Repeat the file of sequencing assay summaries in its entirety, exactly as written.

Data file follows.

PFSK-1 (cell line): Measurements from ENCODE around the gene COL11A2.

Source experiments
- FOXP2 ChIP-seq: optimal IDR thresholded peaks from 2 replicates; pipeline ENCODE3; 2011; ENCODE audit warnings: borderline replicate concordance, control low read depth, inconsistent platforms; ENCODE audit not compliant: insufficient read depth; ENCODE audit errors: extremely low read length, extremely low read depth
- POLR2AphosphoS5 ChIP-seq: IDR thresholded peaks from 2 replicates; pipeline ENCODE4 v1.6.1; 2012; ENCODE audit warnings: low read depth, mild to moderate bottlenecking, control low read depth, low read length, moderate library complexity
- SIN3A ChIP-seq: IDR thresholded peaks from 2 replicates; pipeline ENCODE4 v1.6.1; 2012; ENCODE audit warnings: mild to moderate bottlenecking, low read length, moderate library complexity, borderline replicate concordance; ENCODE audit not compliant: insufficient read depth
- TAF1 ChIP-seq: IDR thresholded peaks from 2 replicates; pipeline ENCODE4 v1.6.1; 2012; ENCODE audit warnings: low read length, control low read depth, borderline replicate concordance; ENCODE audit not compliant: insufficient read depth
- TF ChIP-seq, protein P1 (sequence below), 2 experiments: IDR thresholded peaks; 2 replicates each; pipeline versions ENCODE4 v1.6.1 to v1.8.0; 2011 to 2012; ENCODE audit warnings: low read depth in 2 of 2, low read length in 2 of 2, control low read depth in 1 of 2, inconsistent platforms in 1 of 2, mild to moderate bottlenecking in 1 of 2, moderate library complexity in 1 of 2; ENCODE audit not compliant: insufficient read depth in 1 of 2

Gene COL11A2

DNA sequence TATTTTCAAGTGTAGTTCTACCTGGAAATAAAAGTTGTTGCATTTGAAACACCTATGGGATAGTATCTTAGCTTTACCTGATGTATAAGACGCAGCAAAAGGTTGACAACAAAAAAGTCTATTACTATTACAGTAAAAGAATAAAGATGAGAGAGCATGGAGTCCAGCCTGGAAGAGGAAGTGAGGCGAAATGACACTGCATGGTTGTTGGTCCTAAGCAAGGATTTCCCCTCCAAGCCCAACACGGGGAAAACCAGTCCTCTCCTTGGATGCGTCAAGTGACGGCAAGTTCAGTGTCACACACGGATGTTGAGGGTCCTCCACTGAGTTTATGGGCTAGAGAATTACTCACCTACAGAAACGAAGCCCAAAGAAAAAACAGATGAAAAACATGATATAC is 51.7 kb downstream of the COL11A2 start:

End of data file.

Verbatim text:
PFSK-1 (cell line): Measurements from ENCODE around the gene COL11A2.

Source experiments
- FOXP2 ChIP-seq: optimal IDR thresholded peaks from 2 replicates; pipeline ENCODE3; 2011; ENCODE audit warnings: borderline replicate concordance, control low read depth, inconsistent platforms; ENCODE audit not compliant: insufficient read depth; ENCODE audit errors: extremely low read length, extremely low read depth
- POLR2AphosphoS5 ChIP-seq: IDR thresholded peaks from 2 replicates; pipeline ENCODE4 v1.6.1; 2012; ENCODE audit warnings: low read depth, mild to moderate bottlenecking, control low read depth, low read length, moderate library complexity
- SIN3A ChIP-seq: IDR thresholded peaks from 2 replicates; pipeline ENCODE4 v1.6.1; 2012; ENCODE audit warnings: mild to moderate bottlenecking, low read length, moderate library complexity, borderline replicate concordance; ENCODE audit not compliant: insufficient read depth
- TAF1 ChIP-seq: IDR thresholded peaks from 2 replicates; pipeline ENCODE4 v1.6.1; 2012; ENCODE audit warnings: low read length, control low read depth, borderline replicate concordance; ENCODE audit not compliant: insufficient read depth
- TF ChIP-seq, protein P1 (sequence below), 2 experiments: IDR thresholded peaks; 2 replicates each; pipeline versions ENCODE4 v1.6.1 to v1.8.0; 2011 to 2012; ENCODE audit warnings: low read depth in 2 of 2, low read length in 2 of 2, control low read depth in 1 of 2, inconsistent platforms in 1 of 2, mild to moderate bottlenecking in 1 of 2, moderate library complexity in 1 of 2; ENCODE audit not compliant: insufficient read depth in 1 of 2

Gene COL11A2

DNA sequence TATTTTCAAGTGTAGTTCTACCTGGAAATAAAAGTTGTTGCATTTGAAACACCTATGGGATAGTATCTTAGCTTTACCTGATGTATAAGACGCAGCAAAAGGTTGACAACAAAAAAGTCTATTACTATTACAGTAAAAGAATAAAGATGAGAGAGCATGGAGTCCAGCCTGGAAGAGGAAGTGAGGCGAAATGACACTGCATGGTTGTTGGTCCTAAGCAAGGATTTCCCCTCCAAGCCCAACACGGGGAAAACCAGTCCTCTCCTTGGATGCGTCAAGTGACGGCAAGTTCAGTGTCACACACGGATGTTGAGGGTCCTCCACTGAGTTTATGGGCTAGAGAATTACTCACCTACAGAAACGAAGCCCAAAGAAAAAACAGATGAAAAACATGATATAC is 51.7 kb downstream of the COL11A2 start: